Scientists Find Dust Storms on Titan, Saturn’s Largest Moon

Scientists Find Dust Storms on Titan, Saturn’s Largest Moon

There are only a handful of places in the solar system that experience any kind of weather as we’d define it on Earth, and no single body that experiences the sheer range of conditions and events as we have here. Dust storms, for example, are only known to occur on Earth and Mars — but now, we’ve picked them up on the moon of Titan as well.

Titan, Saturn’s largest moon, is intriguing to astronomers and scientists because it represents a partial snapshot of what conditions on the early Earth might have been like, albeit at dramatically lower temperatures. With its thick atmosphere, Titan has a methane cycle instead of a water cycle, with liquid hydrocarbon lakes on its surface. Its surface features are shaped by rain and wind. There’s no sign of plate tectonics, but scientists have identified structures that might be cryovolcanoes, implying that Titan’s geological history has been shaped in part by icy jets of frozen material rather than magma from the planet’s mantle or core. And now, scientists have picked up evidence of dust storms for the first time, making Titan the third location (apart from Earth and Mars) to be known to feature these types of storms.

These findings are courtesy of Cassini, which may have dropped into Saturn some years ago but is still contributing to our larger knowledge of the cosmos. Titan is the only body in the solar system beyond Earth where liquid rain and pools of fluid are known to exist on the surface. As the sun warms the moon, particularly around the equinox, it can create tremendous storms. By studying the storms, researchers gradually determined that they had features that made it impossible for them to be ground-based phenomena. They were focused in the area directly over Titan’s equatorial belt of sand dunes, implying the new features are directly tied to the dunes beneath them.

NASA/ESA/IPGP/Labex UnivEarthS/University Paris Diderot
NASA/ESA/IPGP/Labex UnivEarthS/University Paris Diderot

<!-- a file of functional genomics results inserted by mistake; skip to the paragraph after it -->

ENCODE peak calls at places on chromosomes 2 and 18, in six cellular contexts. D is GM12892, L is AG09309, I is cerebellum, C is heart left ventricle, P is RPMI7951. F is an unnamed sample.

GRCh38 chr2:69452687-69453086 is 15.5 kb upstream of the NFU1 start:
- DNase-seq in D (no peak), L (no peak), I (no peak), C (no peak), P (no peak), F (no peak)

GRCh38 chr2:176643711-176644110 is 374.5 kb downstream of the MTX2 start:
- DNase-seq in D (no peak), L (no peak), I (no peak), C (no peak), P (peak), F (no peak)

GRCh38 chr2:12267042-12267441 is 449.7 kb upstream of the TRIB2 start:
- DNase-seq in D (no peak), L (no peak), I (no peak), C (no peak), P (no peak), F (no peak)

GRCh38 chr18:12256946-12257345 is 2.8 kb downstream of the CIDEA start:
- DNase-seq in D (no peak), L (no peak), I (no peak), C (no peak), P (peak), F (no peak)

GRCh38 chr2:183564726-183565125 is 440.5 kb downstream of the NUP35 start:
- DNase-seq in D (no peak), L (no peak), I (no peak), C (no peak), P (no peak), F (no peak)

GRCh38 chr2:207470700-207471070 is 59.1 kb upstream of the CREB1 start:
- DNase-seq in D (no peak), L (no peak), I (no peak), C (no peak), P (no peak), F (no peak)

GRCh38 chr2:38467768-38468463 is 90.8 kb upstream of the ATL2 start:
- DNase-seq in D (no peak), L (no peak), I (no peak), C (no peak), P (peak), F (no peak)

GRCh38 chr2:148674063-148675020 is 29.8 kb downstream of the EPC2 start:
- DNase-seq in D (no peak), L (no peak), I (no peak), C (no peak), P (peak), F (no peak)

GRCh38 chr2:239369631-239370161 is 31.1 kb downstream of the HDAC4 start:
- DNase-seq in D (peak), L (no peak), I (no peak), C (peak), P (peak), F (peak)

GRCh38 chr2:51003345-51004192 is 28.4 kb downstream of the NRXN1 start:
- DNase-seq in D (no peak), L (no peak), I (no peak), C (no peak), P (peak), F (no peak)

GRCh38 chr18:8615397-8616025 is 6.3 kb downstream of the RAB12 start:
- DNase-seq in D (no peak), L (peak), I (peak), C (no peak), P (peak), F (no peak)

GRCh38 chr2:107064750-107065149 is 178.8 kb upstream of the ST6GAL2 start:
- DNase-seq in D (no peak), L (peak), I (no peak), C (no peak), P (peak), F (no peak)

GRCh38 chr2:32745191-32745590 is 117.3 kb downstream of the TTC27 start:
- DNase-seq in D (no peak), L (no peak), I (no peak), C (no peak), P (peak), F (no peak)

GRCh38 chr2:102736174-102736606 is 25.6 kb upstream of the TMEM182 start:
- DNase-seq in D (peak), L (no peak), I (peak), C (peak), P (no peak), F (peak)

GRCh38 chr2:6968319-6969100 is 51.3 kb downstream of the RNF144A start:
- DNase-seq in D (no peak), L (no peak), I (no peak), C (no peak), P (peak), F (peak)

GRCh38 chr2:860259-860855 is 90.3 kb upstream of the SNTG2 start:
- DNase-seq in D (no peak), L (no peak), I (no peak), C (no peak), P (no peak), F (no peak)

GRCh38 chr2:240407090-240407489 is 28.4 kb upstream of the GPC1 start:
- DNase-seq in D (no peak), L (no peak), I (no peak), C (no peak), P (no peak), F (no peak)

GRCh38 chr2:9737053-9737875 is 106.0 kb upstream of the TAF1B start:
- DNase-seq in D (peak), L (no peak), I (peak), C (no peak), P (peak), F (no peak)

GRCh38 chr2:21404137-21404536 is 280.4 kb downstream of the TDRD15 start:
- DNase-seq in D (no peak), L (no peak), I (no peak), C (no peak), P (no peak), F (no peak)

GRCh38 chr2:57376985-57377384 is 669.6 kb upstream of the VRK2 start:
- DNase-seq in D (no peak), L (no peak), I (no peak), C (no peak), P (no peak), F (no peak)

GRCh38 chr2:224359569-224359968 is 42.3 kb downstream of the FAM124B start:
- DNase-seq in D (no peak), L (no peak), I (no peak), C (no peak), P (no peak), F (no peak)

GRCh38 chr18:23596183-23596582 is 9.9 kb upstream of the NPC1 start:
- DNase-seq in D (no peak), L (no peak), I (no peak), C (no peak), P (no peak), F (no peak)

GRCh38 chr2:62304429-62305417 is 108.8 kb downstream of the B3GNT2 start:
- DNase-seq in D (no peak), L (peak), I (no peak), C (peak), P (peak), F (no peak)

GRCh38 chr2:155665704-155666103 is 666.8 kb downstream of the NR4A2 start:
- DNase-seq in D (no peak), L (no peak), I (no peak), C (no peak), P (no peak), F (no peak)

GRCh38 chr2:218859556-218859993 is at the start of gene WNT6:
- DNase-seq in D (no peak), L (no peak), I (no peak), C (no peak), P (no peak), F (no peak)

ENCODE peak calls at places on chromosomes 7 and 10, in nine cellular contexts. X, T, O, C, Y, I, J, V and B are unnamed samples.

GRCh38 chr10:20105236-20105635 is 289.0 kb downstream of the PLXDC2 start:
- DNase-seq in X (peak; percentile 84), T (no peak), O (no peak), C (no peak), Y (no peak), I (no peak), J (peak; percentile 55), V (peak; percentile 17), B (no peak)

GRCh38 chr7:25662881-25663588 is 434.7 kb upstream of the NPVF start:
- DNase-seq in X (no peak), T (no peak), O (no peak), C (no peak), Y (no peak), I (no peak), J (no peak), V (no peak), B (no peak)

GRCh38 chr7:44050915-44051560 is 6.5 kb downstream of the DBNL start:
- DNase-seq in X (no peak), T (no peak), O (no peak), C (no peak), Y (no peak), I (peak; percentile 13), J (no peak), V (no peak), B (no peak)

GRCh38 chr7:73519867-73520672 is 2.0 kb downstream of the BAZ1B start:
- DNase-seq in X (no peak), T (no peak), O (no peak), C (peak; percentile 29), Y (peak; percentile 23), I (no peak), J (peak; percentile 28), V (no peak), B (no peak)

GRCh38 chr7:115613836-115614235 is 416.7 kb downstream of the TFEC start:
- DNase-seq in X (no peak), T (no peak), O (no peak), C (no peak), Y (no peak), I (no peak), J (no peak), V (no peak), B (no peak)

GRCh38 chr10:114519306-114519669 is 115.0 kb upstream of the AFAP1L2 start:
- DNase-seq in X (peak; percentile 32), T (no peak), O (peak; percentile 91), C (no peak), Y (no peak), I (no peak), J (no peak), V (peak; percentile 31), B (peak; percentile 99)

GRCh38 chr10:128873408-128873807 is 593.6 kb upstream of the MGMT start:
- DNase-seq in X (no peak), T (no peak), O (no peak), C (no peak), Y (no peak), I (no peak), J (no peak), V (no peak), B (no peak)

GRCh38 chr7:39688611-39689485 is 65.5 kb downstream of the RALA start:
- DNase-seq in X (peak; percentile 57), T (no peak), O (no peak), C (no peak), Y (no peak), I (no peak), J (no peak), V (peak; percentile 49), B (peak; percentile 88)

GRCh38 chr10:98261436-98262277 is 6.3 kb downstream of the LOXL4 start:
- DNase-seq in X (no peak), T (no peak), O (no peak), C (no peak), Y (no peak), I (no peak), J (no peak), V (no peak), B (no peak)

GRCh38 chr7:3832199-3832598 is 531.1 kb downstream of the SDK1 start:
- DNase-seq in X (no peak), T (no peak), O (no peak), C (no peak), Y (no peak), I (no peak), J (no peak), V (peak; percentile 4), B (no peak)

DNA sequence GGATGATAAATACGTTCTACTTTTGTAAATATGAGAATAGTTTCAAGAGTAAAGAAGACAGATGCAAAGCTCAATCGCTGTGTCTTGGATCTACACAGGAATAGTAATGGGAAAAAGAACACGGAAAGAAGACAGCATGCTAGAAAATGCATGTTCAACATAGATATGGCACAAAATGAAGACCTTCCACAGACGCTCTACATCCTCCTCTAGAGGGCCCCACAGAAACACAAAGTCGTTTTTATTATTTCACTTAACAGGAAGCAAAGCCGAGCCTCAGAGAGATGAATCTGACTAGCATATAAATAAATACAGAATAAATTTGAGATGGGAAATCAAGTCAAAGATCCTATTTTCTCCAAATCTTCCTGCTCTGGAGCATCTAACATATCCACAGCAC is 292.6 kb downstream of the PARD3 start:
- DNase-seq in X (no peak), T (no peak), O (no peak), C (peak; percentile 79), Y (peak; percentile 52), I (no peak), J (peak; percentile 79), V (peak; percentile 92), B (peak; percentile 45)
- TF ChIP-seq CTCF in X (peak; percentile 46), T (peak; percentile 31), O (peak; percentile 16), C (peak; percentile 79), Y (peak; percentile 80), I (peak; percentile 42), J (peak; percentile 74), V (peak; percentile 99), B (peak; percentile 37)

“We believe that the Huygens Probe, which landed on the surface of Titan in January 2005, raised a small amount of organic dust upon arrival due to its powerful aerodynamic wake,” said Sebastien Rodriguez, an astronomer at the Université Paris Diderot, France, and the paper’s lead author. “But what we spotted here with Cassini is at a much larger scale. The near-surface wind speeds required to raise such an amount of dust as we see in these dust storms would have to be very strong — about five times as strong as the average wind speeds estimated by the Huygens measurements near the surface and with climate models.”

Finding dust storms on Titan implies the surface is regularly remodeled by surface erosion as well. Liquid erosion has previously been thought to be quite slow on Titan, but the methane dust clouds being blown around on the surface should still play some effect on shaping the geography of the moon. We’re still teasing out the various forces that shape the cold world. It’s thought that Titan’s thick atmosphere cuts the number of impact craters on the surface by half by slowing objects as they enter the atmosphere, but exactly how quickly erosion takes place or how much a part equatorial dust storms play in the process is still unknown.

Despite its phenomenal differences from Earth, one can argue that Titan — with its atmosphere, surface liquid, and weather patterns — is, overall, the closest object to Earth in the entire solar system. Finding massive dust storms just further emphasizes how much alike our respective worlds are.

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